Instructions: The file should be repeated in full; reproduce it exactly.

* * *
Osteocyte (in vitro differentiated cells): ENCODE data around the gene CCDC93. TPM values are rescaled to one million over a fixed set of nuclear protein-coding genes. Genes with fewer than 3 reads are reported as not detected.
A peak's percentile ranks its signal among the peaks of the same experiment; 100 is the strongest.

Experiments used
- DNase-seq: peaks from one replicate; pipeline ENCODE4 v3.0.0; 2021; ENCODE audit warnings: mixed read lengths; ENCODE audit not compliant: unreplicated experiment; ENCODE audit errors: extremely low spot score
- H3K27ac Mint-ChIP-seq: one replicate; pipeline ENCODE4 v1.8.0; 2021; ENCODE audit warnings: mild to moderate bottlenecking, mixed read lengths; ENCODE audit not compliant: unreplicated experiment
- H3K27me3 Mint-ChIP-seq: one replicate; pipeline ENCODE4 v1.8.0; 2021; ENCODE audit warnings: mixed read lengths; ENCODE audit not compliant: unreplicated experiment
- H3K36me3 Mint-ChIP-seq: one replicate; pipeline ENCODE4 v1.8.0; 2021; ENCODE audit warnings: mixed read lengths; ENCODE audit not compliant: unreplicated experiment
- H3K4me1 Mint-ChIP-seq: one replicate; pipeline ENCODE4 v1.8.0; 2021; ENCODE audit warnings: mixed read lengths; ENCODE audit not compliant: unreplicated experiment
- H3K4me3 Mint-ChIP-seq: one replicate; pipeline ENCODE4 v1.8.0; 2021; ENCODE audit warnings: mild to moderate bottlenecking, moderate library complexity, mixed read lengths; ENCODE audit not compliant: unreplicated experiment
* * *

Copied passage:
Osteocyte (in vitro differentiated cells): ENCODE data around the gene CCDC93. TPM values are rescaled to one million over a fixed set of nuclear protein-coding genes. Genes with fewer than 3 reads are reported as not detected.
A peak's percentile ranks its signal among the peaks of the same experiment; 100 is the strongest.

Experiments used
- DNase-seq: peaks from one replicate; pipeline ENCODE4 v3.0.0; 2021; ENCODE audit warnings: mixed read lengths; ENCODE audit not compliant: unreplicated experiment; ENCODE audit errors: extremely low spot score
- H3K27ac Mint-ChIP-seq: one replicate; pipeline ENCODE4 v1.8.0; 2021; ENCODE audit warnings: mild to moderate bottlenecking, mixed read lengths; ENCODE audit not compliant: unreplicated experiment
- H3K27me3 Mint-ChIP-seq: one replicate; pipeline ENCODE4 v1.8.0; 2021; ENCODE audit warnings: mixed read lengths; ENCODE audit not compliant: unreplicated experiment
- H3K36me3 Mint-ChIP-seq: one replicate; pipeline ENCODE4 v1.8.0; 2021; ENCODE audit warnings: mixed read lengths; ENCODE audit not compliant: unreplicated experiment
- H3K4me1 Mint-ChIP-seq: one replicate; pipeline ENCODE4 v1.8.0; 2021; ENCODE audit warnings: mixed read lengths; ENCODE audit not compliant: unreplicated experiment
- H3K4me3 Mint-ChIP-seq: one replicate; pipeline ENCODE4 v1.8.0; 2021; ENCODE audit warnings: mild to moderate bottlenecking, moderate library complexity, mixed read lengths; ENCODE audit not compliant: unreplicated experiment